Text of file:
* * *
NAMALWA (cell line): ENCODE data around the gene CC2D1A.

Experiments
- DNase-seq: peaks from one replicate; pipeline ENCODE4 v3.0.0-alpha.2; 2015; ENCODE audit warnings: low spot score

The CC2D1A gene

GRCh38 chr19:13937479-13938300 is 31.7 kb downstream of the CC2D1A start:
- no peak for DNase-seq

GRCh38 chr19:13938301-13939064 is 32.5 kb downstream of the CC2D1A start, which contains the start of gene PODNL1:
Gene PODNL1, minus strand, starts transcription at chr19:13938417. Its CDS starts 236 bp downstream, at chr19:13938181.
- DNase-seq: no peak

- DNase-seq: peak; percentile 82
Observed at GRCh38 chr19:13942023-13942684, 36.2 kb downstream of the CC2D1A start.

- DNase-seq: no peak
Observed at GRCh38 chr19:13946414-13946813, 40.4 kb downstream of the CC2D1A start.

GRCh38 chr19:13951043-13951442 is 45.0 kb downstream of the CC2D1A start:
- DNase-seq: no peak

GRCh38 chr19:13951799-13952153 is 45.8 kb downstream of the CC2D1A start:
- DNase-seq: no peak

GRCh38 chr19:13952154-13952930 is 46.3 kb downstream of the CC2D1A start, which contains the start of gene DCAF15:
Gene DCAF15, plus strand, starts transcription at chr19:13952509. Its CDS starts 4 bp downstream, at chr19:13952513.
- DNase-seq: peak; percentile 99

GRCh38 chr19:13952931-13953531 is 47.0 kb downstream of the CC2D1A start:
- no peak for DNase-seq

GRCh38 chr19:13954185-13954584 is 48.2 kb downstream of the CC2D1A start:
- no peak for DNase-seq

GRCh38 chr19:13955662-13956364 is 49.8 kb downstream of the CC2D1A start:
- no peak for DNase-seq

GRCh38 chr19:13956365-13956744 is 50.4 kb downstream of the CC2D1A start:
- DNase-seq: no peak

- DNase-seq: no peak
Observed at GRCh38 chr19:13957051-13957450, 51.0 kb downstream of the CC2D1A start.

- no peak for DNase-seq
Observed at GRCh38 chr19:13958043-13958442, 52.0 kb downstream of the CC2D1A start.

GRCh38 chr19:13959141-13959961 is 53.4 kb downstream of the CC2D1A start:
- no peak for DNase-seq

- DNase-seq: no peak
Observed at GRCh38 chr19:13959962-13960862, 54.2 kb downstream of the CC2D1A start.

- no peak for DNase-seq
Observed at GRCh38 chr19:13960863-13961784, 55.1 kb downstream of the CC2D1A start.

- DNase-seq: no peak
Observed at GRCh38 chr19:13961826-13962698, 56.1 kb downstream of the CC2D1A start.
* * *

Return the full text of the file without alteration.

NAMALWA (cell line): ENCODE data around the gene CC2D1A.

Experiments
- DNase-seq: peaks from one replicate; pipeline ENCODE4 v3.0.0-alpha.2; 2015; ENCODE audit warnings: low spot score

The CC2D1A gene

GRCh38 chr19:13937479-13938300 is 31.7 kb downstream of the CC2D1A start:
- no peak for DNase-seq

GRCh38 chr19:13938301-13939064 is 32.5 kb downstream of the CC2D1A start, which contains the start of gene PODNL1:
Gene PODNL1, minus strand, starts transcription at chr19:13938417. Its CDS starts 236 bp downstream, at chr19:13938181.
- DNase-seq: no peak

- DNase-seq: peak; percentile 82
Observed at GRCh38 chr19:13942023-13942684, 36.2 kb downstream of the CC2D1A start.

- DNase-seq: no peak
Observed at GRCh38 chr19:13946414-13946813, 40.4 kb downstream of the CC2D1A start.

GRCh38 chr19:13951043-13951442 is 45.0 kb downstream of the CC2D1A start:
- DNase-seq: no peak

GRCh38 chr19:13951799-13952153 is 45.8 kb downstream of the CC2D1A start:
- DNase-seq: no peak

GRCh38 chr19:13952154-13952930 is 46.3 kb downstream of the CC2D1A start, which contains the start of gene DCAF15:
Gene DCAF15, plus strand, starts transcription at chr19:13952509. Its CDS starts 4 bp downstream, at chr19:13952513.
- DNase-seq: peak; percentile 99

GRCh38 chr19:13952931-13953531 is 47.0 kb downstream of the CC2D1A start:
- no peak for DNase-seq

GRCh38 chr19:13954185-13954584 is 48.2 kb downstream of the CC2D1A start:
- no peak for DNase-seq

GRCh38 chr19:13955662-13956364 is 49.8 kb downstream of the CC2D1A start:
- no peak for DNase-seq

GRCh38 chr19:13956365-13956744 is 50.4 kb downstream of the CC2D1A start:
- DNase-seq: no peak

- DNase-seq: no peak
Observed at GRCh38 chr19:13957051-13957450, 51.0 kb downstream of the CC2D1A start.

- no peak for DNase-seq
Observed at GRCh38 chr19:13958043-13958442, 52.0 kb downstream of the CC2D1A start.

GRCh38 chr19:13959141-13959961 is 53.4 kb downstream of the CC2D1A start:
- no peak for DNase-seq

- DNase-seq: no peak
Observed at GRCh38 chr19:13959962-13960862, 54.2 kb downstream of the CC2D1A start.

- no peak for DNase-seq
Observed at GRCh38 chr19:13960863-13961784, 55.1 kb downstream of the CC2D1A start.

- DNase-seq: no peak
Observed at GRCh38 chr19:13961826-13962698, 56.1 kb downstream of the CC2D1A start.